December 18, 2008

The Lincoln Lawyer ***

*** The Lincoln Lawyer, Michael Connelly, 2005

I'm a big Michael Connelly fan since I first tumbled to the Harry Bosch series about ten years ago. I had the thrill of hearing him speak at the Texas Book Festival a few years back and he seemed like a real down-to-earth guy. He's good people, as we say down here in Texas.

But I'm far from star-struck. All the books I've read by him are decent reads, but some are more decent than others. The last few I've read wowed me less than the others, so I wondered how The Lincoln Lawyer would compare. Lay aside all doubts. This is Connelly at the top of his game.

For me it was plane-reading. I was headed to San Luis Obispo to lay down bass tracks on the newest CD by the Number One Son. (Photos on his blog.) It was captivating and I only set it aside when I complained about having to pay $150 to get the flight case on the plane and discovered I was sitting next to John Hagen, cellist extraordinare, (These things happen when you fly out of Austin.) on his way to do a Lyle Lovett gig, who had also paid $150 to get his cello checked. I read it as time permitted, until the night before the recording date, when I hit a spot that wouldn't let go. I ended up reading straight through till the end, closing the covers around two a.m. It made for a long recording day, but some things just can't be helped.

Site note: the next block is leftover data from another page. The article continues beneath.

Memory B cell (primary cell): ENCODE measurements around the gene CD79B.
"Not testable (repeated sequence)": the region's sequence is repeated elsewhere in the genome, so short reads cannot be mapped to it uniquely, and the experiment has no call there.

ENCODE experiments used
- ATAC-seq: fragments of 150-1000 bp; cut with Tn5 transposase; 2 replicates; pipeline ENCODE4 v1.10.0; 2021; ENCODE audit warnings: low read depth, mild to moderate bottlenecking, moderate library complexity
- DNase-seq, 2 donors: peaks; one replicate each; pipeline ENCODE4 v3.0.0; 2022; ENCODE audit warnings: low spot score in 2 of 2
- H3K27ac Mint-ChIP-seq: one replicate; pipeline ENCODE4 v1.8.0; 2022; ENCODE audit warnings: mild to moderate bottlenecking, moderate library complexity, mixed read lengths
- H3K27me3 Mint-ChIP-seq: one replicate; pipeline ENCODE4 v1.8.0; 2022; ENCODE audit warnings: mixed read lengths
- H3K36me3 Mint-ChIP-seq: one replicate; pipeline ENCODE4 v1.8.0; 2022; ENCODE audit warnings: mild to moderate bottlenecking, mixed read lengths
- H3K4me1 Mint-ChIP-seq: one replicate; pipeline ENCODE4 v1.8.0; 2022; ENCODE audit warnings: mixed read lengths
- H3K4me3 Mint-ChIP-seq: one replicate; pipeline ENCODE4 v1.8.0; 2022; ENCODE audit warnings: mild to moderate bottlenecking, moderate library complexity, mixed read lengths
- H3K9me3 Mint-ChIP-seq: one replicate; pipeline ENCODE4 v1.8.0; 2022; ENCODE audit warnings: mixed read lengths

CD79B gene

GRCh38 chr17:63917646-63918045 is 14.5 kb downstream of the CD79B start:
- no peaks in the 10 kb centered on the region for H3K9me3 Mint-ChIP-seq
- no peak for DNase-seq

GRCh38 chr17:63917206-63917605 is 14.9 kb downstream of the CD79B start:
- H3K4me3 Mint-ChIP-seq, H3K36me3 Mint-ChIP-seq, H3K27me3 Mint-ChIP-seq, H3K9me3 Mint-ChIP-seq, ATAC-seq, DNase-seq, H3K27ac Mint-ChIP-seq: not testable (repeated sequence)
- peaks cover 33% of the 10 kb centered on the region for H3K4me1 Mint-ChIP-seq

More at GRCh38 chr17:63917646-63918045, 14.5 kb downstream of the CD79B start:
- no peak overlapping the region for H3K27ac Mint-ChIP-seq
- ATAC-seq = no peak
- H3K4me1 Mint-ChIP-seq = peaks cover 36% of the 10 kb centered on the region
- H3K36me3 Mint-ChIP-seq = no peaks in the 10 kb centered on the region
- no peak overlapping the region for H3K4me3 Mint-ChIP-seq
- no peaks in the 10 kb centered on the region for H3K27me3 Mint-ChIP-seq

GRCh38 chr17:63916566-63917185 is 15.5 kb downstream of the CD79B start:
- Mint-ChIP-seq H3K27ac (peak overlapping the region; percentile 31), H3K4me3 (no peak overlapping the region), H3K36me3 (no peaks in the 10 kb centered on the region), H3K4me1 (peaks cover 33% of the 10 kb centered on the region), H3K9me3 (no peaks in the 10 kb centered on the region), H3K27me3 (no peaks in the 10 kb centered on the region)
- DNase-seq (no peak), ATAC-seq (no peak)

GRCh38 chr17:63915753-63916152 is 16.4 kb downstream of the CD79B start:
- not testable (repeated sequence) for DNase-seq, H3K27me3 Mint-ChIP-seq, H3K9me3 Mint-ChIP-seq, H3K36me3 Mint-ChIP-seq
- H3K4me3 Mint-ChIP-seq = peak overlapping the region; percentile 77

This book is as good an introduction to Connelly as any. Or start with the first Bosch book, The Black Echo. Either way, check him out. He's worth your time.

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